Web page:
– what are the criteria for sending a baby home?
– what do you do with the breast pump kits when you’re done with them?
– when can we speak with a doctor about our baby?

In retrospect, I feel resentful. I feel like there are much better ways to handle this sort of thing than separating babies and parents, and then giving parents dire warnings and partial information. But I also feel that I can’t really say this, because the people who work with premature babies save their lives. They are highly dedicated staff who are all working as hard as they can to do the best they can for these fragile babies. I don’t doubt that at all. I do think that we concentrate on only the technical side of saving lives, though, and not the emotional and social side, which is so critical for new infants and their parents. Yes, we can catch up later when these babies come home, but the early days will be lost forever, and that will always haunt any parent who’s had their baby taken away to a NICU at birth.

The thing is, that I only feel this way months later. When Hannah was actually in the hospital, I was too sick and shell-shocked myself to really assess the situation. I decided to keep my head down and do what I could to get her home quickly. I saw all of the staff as the arbiters of my fate, and advocating for Hannah was difficult when I just wanted to get along with them all.

Those are my thoughts right now. They will most likely change, as they have already. I am very thankful that Hannah was strong and came home so quickly, and I pray that I will never have another premature baby. But that doesn’t mean that I don’t feel the after-effects, and that I don’t believe more needs to be done to treat premature babies, and their families, more gently.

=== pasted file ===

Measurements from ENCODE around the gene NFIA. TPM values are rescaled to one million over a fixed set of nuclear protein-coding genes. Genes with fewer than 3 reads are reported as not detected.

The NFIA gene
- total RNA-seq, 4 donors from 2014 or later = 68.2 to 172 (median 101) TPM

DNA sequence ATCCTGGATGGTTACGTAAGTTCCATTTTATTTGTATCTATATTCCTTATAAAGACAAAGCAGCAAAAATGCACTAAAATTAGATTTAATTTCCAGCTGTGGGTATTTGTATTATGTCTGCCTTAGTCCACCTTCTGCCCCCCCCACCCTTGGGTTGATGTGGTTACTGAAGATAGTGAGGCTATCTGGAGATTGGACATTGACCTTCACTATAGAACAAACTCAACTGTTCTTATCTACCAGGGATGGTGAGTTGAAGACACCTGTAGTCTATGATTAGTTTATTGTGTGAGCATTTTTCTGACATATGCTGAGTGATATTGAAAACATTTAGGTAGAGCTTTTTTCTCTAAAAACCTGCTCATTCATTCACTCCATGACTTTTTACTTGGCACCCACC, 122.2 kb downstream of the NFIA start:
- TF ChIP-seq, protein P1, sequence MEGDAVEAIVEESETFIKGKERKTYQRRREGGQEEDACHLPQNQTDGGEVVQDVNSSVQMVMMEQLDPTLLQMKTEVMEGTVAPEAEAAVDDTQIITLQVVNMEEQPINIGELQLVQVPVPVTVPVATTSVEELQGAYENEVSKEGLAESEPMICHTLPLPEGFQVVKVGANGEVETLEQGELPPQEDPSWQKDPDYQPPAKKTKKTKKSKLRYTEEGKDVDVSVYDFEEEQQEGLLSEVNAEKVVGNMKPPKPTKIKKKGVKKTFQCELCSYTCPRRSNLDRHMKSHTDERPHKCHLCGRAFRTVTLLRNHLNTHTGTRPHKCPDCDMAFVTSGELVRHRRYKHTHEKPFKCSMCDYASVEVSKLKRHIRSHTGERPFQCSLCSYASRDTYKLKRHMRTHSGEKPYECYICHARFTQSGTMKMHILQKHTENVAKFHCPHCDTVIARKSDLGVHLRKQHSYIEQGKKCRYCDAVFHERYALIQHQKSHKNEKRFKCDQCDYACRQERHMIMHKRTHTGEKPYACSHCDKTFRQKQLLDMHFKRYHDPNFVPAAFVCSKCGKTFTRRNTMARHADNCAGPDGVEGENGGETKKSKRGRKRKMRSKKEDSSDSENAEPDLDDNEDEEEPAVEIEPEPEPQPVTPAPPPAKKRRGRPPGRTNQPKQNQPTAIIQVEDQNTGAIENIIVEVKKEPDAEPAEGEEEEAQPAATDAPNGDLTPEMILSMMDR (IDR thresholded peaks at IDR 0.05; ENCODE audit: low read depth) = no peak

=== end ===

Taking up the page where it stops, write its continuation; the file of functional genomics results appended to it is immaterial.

8 Months Old

Hannah is 8 months old today. The past month held a lot of changes. We found a daycare, and started making plans for my return to work. Hannah cut her first two teeth, started swimming lessons, and exhibited some early separation anxiety :-(. Hannah also developed much better muscle control. She can lunge, pivot, hold herself up on all fours, and walk (when well-supported by an adult). Jon and I both predict that she will be crawling within a couple of weeks. Anyone else care to place a bet? 😉

Hannah also grew a lot in height, tried a lot of new foods, and really got the hang of eating solids. She still only eats a few tablespoons every day, but she seems to understand the process much better, and will gobble up her favourite foods pretty quickly. She also loves to gnaw on apple cores, and happily grunts and flaps her arms when she sees me eating an apple. Apparently, mom’s food is for sharing. 🙂

Hannah’s temperament is also maturing. She is much better at communicating her needs and wants to us through sounds, gestures, and facial expressions. Overall she’s also a much happier baby than she used to be (which was not at all, I’m afraid). She smiles and laughs at lots of things. Hannah has her own sense of humour now, and it sadly lacks refinement. Oh well, she’s just a baby, right?